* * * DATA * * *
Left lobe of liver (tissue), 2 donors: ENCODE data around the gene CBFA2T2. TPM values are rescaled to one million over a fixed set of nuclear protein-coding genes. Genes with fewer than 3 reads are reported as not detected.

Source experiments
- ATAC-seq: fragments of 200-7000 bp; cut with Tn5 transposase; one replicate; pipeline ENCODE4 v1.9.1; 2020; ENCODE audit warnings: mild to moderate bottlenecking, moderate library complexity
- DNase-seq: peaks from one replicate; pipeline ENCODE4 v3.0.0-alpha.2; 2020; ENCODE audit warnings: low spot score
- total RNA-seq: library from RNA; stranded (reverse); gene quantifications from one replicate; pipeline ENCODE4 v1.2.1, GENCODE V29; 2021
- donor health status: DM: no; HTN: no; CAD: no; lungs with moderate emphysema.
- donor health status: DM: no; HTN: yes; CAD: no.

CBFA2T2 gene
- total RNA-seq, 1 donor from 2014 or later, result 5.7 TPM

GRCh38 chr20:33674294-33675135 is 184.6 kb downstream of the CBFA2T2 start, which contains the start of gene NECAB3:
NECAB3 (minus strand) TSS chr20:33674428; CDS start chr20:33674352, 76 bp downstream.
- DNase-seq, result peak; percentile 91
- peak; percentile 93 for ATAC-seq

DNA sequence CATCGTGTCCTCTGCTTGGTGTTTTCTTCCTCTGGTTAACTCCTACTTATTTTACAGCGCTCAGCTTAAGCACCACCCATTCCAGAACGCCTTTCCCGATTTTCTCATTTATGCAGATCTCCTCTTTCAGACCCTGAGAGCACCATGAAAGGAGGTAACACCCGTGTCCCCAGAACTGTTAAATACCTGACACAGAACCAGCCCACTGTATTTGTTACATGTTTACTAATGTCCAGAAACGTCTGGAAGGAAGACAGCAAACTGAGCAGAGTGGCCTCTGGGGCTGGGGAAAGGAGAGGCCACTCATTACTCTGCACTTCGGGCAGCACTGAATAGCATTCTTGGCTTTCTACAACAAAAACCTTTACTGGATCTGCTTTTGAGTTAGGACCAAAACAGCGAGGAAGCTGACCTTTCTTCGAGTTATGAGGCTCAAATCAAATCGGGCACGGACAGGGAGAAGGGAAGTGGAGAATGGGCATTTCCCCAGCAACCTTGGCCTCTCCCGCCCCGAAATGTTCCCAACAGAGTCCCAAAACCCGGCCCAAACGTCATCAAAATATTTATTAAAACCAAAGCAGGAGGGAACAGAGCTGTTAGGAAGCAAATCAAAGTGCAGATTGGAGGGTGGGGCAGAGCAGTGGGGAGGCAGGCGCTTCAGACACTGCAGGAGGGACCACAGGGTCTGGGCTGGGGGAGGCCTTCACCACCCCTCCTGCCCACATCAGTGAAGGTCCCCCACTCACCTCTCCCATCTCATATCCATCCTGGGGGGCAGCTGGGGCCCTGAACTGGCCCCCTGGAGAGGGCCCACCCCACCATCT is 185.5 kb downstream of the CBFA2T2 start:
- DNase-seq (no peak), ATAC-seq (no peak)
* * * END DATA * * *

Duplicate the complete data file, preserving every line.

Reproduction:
Left lobe of liver (tissue), 2 donors: ENCODE data around the gene CBFA2T2. TPM values are rescaled to one million over a fixed set of nuclear protein-coding genes. Genes with fewer than 3 reads are reported as not detected.

Source experiments
- ATAC-seq: fragments of 200-7000 bp; cut with Tn5 transposase; one replicate; pipeline ENCODE4 v1.9.1; 2020; ENCODE audit warnings: mild to moderate bottlenecking, moderate library complexity
- DNase-seq: peaks from one replicate; pipeline ENCODE4 v3.0.0-alpha.2; 2020; ENCODE audit warnings: low spot score
- total RNA-seq: library from RNA; stranded (reverse); gene quantifications from one replicate; pipeline ENCODE4 v1.2.1, GENCODE V29; 2021
- donor health status: DM: no; HTN: no; CAD: no; lungs with moderate emphysema.
- donor health status: DM: no; HTN: yes; CAD: no.

CBFA2T2 gene
- total RNA-seq, 1 donor from 2014 or later, result 5.7 TPM

GRCh38 chr20:33674294-33675135 is 184.6 kb downstream of the CBFA2T2 start, which contains the start of gene NECAB3:
NECAB3 (minus strand) TSS chr20:33674428; CDS start chr20:33674352, 76 bp downstream.
- DNase-seq, result peak; percentile 91
- peak; percentile 93 for ATAC-seq

DNA sequence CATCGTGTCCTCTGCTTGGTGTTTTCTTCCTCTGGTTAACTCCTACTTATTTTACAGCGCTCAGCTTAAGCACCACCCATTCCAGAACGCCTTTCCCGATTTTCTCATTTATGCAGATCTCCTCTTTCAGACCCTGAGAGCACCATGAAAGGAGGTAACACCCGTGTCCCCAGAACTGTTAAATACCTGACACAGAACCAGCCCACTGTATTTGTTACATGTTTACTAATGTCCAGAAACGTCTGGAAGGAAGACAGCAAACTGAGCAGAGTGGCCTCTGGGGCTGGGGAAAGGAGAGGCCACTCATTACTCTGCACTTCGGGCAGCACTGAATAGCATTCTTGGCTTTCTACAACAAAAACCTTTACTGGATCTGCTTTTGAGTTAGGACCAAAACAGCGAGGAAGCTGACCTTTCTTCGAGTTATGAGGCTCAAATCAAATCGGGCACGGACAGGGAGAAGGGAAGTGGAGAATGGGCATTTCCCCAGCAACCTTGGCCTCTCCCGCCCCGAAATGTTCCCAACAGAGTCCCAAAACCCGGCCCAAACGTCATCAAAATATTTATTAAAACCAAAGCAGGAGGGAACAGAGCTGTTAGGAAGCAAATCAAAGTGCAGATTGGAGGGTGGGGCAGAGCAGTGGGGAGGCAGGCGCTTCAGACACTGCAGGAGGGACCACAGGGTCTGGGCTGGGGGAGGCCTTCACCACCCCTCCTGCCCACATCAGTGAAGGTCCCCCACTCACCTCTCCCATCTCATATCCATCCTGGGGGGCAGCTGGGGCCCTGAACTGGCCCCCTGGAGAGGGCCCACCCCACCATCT is 185.5 kb downstream of the CBFA2T2 start:
- DNase-seq (no peak), ATAC-seq (no peak)